Chase to Invest in California Retail Branches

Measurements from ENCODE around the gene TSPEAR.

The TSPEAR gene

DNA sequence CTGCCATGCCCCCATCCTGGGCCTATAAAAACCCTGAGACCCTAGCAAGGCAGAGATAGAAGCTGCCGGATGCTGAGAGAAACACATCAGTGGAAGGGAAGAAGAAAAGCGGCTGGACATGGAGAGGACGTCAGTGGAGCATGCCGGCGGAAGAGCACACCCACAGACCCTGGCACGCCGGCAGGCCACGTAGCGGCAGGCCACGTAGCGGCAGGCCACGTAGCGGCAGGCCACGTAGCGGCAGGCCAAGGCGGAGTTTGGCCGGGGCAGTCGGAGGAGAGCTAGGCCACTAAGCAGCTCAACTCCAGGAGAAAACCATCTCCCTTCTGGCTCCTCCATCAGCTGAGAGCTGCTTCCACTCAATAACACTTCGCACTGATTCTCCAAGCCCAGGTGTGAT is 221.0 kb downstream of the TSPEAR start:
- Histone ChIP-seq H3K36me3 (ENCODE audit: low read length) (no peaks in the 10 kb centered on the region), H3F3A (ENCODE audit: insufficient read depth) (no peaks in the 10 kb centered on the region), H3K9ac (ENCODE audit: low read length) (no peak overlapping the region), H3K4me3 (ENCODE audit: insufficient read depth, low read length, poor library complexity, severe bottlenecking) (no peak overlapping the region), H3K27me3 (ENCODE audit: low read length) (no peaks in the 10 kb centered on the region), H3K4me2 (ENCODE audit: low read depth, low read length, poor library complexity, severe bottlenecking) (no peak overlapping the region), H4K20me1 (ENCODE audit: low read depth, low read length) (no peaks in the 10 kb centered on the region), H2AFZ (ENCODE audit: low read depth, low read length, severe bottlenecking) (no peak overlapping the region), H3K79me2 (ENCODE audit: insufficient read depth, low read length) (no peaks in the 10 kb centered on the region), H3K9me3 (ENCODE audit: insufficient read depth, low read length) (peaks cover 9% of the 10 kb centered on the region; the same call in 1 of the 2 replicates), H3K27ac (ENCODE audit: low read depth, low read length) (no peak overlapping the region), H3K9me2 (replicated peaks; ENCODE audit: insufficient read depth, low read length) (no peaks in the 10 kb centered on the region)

The equity markets seemed to be headed for positive territory on Tuesday, or at least they did in the morning, but slumped in the afternoon. In the end, the Dow Jones index was down a minuscule 25.41 points for the day, or 0.3 percent. The S&P 500 nudged up slightly for the day, 0.18 percent, and the Nasdaq likewise exhibited a small gain of 0.5 percent. In a refreshing bit of real estate news, J.P. Morgan Chase, which swallowed Washington Mutual and its many, many retail branches last year, has said that it’s going to spend a fair amount of money–$375 million–to rebrand and refurbish 708 branches in California, as well as open 30 more. It’s not a philanthropic gesture, of course. Chase is betting that the economy will eventually turn around, and it wants to be all over the place in California when it does. Singapore-based data provider Eurekahedge Pte. is reporting that hedge funds lost $350 billion worldwide in 2008, with the vast majority of the losses, about 90 percent, coming during the ill-starred fourth quarter. The Eurekahedge Hedge Fund Index, which tracks more than 2,000 funds, lost 12.3 percent last year. The money-market fund that “broke the buck” last fall in the early days of the Panic of 2008, and which added considerable fuel to the panic, is in more hot water. The Commonwealth of Massachusetts has accused Reserve Management Co. of lying about the safety of its funds. According to an administrative complaint against filed by the commonwealth’s Secretary of State, William Galvin, the fund mislead customers about the potential for losses, even though the fund held unsecured Lehman Brothers debt. Federal securities regulators are expected to file a similar civil complaint against Reserve, but that hasn’t happened yet. Only last week, Marcus Schrenker was just an obscure Indiana financial industry businessman up to his eyeballs in legal trouble. Now his 15 minutes of fame have arrived after he allegedly did a variation on the D. B. Cooper maneuver by parachuting out of an airplane in a vain attempt to fake his own death. So far he’s still on the lam, and but for the bad luck of the plane crashing on land instead of in the Gulf of Mexico, he might have gotten away with it. Could it be that other, less obscure financial cheats (say, Bernie Madoff) are slapping their foreheads and thinking, “Why didn’t I think of that?” At the National Retail Federation’s 98th Annual Convention & Expo this week in New York, Wal-Mart president and CEO Lee Scott ruminated on what, if any, lasting impression the recession will have on consumer shopping habits. Lee, who is retiring at the end of this month, said the change on consumer mindsets could be distinct and lasting. Such a change, if it proves to be the case, would have serious implications for the volume and directly of retail real estate development, even after the economy recovers. Lee said that he isn’t convinced that “you’re going to have the same immediate desire to go back to consumption and debt,” even when the economy finally turns better. “A lot of young people have learned what it’s like when you’re living on the edge and the bad times come. Their appetite is now towards more about living things differently.” One of Lee’s practices as head of Wal-Mart has been to meet with groups of about 50 ordinary shoppers on a monthly basis. During recent meetings, he said, he has noticed that some of them have given up certain non-essentials, such as dining out or going to the movies. “Every one of them had given up something and they were talking about how good they felt about doing that,” he said.